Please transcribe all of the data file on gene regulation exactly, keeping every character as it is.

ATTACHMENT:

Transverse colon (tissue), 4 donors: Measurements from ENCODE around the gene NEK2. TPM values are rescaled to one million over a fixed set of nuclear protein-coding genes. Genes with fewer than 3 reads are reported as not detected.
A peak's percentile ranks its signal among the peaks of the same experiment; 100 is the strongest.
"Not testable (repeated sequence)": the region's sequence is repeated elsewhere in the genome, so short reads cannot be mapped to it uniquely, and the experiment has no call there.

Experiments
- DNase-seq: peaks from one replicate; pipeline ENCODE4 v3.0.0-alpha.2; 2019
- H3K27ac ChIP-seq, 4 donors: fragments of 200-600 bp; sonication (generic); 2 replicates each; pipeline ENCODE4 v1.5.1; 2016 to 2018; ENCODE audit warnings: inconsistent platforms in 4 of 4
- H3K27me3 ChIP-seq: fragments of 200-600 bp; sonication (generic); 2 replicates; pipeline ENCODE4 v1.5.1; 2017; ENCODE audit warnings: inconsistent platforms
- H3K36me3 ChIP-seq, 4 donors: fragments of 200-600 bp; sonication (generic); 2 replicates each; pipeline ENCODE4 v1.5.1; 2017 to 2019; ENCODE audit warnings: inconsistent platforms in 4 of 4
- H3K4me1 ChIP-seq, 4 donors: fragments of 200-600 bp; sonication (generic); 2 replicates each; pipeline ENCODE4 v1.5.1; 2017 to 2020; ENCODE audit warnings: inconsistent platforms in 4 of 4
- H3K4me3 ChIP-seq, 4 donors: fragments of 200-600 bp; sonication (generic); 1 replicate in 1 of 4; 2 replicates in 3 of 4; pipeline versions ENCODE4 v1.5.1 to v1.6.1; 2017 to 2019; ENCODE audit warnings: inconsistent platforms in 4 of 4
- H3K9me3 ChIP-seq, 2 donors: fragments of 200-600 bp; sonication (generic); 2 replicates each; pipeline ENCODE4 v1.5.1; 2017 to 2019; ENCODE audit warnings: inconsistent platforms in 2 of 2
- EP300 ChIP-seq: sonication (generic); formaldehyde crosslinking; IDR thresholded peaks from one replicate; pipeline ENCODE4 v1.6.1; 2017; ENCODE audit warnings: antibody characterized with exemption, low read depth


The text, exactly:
Transverse colon (tissue), 4 donors: Measurements from ENCODE around the gene NEK2. TPM values are rescaled to one million over a fixed set of nuclear protein-coding genes. Genes with fewer than 3 reads are reported as not detected.
A peak's percentile ranks its signal among the peaks of the same experiment; 100 is the strongest.
"Not testable (repeated sequence)": the region's sequence is repeated elsewhere in the genome, so short reads cannot be mapped to it uniquely, and the experiment has no call there.

Experiments
- DNase-seq: peaks from one replicate; pipeline ENCODE4 v3.0.0-alpha.2; 2019
- H3K27ac ChIP-seq, 4 donors: fragments of 200-600 bp; sonication (generic); 2 replicates each; pipeline ENCODE4 v1.5.1; 2016 to 2018; ENCODE audit warnings: inconsistent platforms in 4 of 4
- H3K27me3 ChIP-seq: fragments of 200-600 bp; sonication (generic); 2 replicates; pipeline ENCODE4 v1.5.1; 2017; ENCODE audit warnings: inconsistent platforms
- H3K36me3 ChIP-seq, 4 donors: fragments of 200-600 bp; sonication (generic); 2 replicates each; pipeline ENCODE4 v1.5.1; 2017 to 2019; ENCODE audit warnings: inconsistent platforms in 4 of 4
- H3K4me1 ChIP-seq, 4 donors: fragments of 200-600 bp; sonication (generic); 2 replicates each; pipeline ENCODE4 v1.5.1; 2017 to 2020; ENCODE audit warnings: inconsistent platforms in 4 of 4
- H3K4me3 ChIP-seq, 4 donors: fragments of 200-600 bp; sonication (generic); 1 replicate in 1 of 4; 2 replicates in 3 of 4; pipeline versions ENCODE4 v1.5.1 to v1.6.1; 2017 to 2019; ENCODE audit warnings: inconsistent platforms in 4 of 4
- H3K9me3 ChIP-seq, 2 donors: fragments of 200-600 bp; sonication (generic); 2 replicates each; pipeline ENCODE4 v1.5.1; 2017 to 2019; ENCODE audit warnings: inconsistent platforms in 2 of 2
- EP300 ChIP-seq: sonication (generic); formaldehyde crosslinking; IDR thresholded peaks from one replicate; pipeline ENCODE4 v1.6.1; 2017; ENCODE audit warnings: antibody characterized with exemption, low read depth